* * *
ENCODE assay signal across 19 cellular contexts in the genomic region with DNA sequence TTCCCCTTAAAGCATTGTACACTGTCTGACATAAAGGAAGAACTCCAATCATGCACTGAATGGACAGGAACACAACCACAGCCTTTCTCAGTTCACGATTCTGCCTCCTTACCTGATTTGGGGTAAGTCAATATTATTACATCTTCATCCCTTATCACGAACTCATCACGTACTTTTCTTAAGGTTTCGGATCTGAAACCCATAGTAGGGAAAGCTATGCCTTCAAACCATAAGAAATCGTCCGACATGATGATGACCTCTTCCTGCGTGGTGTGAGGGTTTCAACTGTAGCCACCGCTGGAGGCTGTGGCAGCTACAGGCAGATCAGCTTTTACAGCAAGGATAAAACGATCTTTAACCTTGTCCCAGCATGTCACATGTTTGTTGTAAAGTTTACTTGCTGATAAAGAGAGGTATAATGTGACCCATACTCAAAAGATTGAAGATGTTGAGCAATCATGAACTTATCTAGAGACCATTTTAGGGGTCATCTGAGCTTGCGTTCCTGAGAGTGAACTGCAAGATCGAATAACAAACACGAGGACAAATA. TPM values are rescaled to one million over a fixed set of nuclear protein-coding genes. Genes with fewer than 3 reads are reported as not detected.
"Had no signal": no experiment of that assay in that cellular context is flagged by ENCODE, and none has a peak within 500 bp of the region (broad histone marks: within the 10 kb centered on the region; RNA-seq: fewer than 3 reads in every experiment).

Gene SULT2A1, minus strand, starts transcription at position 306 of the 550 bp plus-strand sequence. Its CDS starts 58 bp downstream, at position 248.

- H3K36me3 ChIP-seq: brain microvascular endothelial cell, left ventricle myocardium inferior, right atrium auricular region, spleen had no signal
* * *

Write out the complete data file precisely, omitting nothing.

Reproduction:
ENCODE assay signal across 19 cellular contexts in the genomic region with DNA sequence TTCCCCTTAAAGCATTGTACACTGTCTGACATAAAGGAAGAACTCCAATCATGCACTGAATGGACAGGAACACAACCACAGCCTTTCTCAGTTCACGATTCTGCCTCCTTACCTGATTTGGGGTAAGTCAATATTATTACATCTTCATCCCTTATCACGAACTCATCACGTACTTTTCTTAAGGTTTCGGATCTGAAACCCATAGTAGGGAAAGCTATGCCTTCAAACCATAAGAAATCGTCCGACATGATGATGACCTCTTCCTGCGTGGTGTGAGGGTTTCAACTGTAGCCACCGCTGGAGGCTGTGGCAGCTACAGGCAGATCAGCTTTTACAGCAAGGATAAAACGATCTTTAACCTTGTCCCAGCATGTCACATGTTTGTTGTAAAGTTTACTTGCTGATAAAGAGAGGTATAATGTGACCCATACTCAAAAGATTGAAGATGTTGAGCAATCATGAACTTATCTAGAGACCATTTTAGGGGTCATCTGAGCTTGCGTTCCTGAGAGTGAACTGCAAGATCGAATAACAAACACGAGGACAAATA. TPM values are rescaled to one million over a fixed set of nuclear protein-coding genes. Genes with fewer than 3 reads are reported as not detected.
"Had no signal": no experiment of that assay in that cellular context is flagged by ENCODE, and none has a peak within 500 bp of the region (broad histone marks: within the 10 kb centered on the region; RNA-seq: fewer than 3 reads in every experiment).

Gene SULT2A1, minus strand, starts transcription at position 306 of the 550 bp plus-strand sequence. Its CDS starts 58 bp downstream, at position 248.

- H3K36me3 ChIP-seq: brain microvascular endothelial cell, left ventricle myocardium inferior, right atrium auricular region, spleen had no signal